MISSISSIPPI CIVIL RIGHTS MUSEUM
222 NORTH STREET
JACKSON, MISSISSIPPI

HOURS
TUESDAY–SATURDAY  9AM–5PM
SUNDAY 11AM–5PM

Explore the Galleries

Explore the movement that changed the nation. Discover stories of Mississippians like Medgar Evers, Fannie Lou Hamer, and Vernon Dahmer, as well as those who traveled many miles to stand beside them, come what may, in the name of equal rights for all.

Explore the Galleries at the Mississippi Civil Rights Museum

Points of Light

The Civil Rights Movement in Mississippi is full of ordinary men and women who refused to sit silently while their brothers and sisters were denied their basic freedoms. A number of these heroes are featured throughout the museum as Points of Light, shining exemplars of dignity, strength, and perseverance in the face of oppression.

Womanpower Unlimited - Photo courtesy Amistad Research Center

Womanpower Unlimited

Clarie Collins Harvey founded Womanpower Unlimited to help the Freedom Riders and their families. At a time when it was unpopular and even risky, Harvey teamed with Jesse Mosley, Aurelia Young, A.M.E. Logan, and other Jackson women and appealed to local churches for help. Womanpower sent the jailed Freedom Riders food, clothing, bedding, books, and magazines. They sent news to their families and hosted Freedom Riders when they got out. Womanpower grew into an interracial network of some 300 women. After the Freedom Rides, Womanpower supported ongoing voter registration campaigns and anti-segregation boycotts. 

Brenda Travis

Brenda Travis

Burglund High School student Brenda Travis became a symbol of courage to local youths in McComb. At age 15, Travis spent weeks canvassing neighbors for voter registration. She lied about her age to join the Greyhound terminal sit-in. Fresh out of jail, she then led the student walkout that landed her back in jail. Travis was expelled and sentence to the Oakley Reformatory School. At Oakley, Travis corresponded with Aurelia Young and other Movement veterans. In 2006, Burglund High gave honorary degrees to those who had been expelled. Randall O’Brien, then executive vice president and provost at Baylor University, had been a twelve-year-old boy in McComb during the walkout. He presented her with the Bronze Star Medal he had earned in Vietnam.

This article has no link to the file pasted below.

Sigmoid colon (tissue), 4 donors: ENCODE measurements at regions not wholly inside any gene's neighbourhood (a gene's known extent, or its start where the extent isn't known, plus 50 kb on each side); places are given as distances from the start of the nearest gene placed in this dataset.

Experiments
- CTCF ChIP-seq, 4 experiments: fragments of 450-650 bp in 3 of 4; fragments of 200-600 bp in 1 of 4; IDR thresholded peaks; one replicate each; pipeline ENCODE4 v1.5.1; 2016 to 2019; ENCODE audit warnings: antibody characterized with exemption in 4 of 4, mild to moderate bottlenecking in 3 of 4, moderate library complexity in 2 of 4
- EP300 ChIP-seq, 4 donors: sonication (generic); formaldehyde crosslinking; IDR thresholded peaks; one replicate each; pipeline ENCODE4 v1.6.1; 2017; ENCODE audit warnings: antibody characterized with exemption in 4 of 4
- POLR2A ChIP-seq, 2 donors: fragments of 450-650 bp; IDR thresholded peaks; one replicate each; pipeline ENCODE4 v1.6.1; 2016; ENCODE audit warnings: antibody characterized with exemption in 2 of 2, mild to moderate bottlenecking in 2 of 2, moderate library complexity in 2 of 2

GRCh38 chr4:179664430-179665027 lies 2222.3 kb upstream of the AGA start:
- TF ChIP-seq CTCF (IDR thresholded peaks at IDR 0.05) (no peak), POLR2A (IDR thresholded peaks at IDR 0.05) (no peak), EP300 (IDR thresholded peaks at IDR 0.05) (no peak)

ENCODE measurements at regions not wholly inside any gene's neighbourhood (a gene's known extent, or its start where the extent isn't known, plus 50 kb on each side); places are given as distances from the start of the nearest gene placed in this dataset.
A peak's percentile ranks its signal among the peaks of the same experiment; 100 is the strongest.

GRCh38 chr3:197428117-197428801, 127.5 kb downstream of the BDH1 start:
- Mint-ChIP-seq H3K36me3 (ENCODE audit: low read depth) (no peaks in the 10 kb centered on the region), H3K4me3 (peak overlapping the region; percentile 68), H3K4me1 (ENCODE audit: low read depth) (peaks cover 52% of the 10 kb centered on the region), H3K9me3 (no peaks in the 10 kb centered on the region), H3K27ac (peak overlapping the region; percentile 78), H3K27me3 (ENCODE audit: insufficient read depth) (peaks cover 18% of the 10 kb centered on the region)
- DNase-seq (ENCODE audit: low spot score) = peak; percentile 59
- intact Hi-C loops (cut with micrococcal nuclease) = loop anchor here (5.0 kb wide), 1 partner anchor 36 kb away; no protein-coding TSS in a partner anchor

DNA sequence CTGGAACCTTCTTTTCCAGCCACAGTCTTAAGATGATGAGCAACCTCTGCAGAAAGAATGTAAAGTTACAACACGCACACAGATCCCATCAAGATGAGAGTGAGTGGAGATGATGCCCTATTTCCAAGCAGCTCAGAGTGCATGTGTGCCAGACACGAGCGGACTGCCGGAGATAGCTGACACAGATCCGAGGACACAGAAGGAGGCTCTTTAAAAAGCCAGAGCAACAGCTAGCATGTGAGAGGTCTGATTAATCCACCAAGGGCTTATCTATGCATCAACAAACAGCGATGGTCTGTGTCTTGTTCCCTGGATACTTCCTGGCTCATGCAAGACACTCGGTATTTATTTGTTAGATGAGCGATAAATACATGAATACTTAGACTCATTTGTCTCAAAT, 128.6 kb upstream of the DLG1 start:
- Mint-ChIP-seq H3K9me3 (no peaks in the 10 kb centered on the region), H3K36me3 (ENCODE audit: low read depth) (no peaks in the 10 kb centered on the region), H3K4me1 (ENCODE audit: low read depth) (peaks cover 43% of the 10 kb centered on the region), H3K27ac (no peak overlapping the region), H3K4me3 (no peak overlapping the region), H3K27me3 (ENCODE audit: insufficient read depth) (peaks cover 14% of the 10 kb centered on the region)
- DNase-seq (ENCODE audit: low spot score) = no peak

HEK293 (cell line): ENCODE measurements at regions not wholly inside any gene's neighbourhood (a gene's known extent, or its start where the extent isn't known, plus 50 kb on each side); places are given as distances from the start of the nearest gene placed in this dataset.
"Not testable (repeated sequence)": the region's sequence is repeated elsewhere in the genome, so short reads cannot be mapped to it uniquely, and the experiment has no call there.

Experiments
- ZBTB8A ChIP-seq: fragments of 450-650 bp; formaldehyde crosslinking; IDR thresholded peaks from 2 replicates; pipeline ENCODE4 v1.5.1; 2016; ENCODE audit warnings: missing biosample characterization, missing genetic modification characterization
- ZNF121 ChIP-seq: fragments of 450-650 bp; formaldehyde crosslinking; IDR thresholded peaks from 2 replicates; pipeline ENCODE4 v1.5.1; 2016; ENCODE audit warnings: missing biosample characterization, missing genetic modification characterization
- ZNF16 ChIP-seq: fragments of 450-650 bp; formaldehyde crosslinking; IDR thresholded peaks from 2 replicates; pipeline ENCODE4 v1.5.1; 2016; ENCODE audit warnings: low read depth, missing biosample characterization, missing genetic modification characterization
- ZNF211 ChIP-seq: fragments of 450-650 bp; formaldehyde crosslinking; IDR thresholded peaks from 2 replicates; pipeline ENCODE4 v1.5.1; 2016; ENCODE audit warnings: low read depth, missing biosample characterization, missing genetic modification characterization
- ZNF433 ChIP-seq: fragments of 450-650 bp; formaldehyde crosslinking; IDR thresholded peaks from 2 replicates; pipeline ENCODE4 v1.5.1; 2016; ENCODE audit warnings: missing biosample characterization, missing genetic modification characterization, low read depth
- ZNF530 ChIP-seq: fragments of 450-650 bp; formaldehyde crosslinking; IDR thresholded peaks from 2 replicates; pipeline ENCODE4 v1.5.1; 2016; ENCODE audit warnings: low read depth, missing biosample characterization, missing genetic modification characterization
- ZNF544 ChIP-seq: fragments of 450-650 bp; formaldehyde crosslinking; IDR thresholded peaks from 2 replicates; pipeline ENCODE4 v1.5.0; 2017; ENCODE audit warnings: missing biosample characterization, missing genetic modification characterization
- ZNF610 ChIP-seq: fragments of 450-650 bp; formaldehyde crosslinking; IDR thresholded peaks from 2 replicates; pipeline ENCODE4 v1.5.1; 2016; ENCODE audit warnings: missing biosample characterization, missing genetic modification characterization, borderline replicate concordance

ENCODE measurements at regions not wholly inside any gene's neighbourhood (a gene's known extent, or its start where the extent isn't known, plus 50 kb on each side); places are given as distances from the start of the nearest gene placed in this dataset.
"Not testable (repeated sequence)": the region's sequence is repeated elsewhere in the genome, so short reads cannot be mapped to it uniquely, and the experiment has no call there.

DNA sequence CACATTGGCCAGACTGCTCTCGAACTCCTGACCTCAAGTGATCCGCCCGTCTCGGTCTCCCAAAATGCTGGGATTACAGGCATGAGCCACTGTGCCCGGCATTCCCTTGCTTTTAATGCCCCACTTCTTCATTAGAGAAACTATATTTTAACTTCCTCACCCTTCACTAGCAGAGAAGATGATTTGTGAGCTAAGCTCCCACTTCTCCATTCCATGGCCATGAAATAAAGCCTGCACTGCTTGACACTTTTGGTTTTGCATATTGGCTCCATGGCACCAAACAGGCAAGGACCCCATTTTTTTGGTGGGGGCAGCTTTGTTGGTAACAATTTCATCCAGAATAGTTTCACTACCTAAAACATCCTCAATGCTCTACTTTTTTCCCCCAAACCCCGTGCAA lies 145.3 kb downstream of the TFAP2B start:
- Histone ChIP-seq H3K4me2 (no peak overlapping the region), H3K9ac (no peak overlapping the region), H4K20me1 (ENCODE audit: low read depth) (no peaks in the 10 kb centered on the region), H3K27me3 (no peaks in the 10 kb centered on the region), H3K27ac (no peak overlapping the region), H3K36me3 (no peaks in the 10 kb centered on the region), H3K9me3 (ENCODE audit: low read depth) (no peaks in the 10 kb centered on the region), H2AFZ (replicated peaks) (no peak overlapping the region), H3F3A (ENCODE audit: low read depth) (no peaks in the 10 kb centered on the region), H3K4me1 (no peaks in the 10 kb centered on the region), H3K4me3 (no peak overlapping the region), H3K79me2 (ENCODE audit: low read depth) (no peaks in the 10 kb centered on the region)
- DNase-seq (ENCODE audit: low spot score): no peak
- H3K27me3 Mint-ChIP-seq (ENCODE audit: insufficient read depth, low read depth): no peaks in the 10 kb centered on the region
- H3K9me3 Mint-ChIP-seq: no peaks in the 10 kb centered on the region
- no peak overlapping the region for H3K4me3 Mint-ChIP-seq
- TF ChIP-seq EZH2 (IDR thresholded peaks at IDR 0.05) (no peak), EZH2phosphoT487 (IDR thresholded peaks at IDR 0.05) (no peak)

Explore Mississippi

Many of the homes, colleges, and historic sites discussed in this gallery still exist today. Journey beyond the museum walls and explore the places where history happened.

Tallahatchie County Courthouse

Tallahatchie County Courthouse in SumnerLocation of the 1955 Emmett Till murder trial

401 West Court Street
Sumner, Mississippi 

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Natchez Museum of African-American History and Culture

Natchez Museum of African-American History and CultureArtwork, literature, and artifacts relating to the lives of African Americans in Natchez

301 Main Street
Natchez, Mississippi

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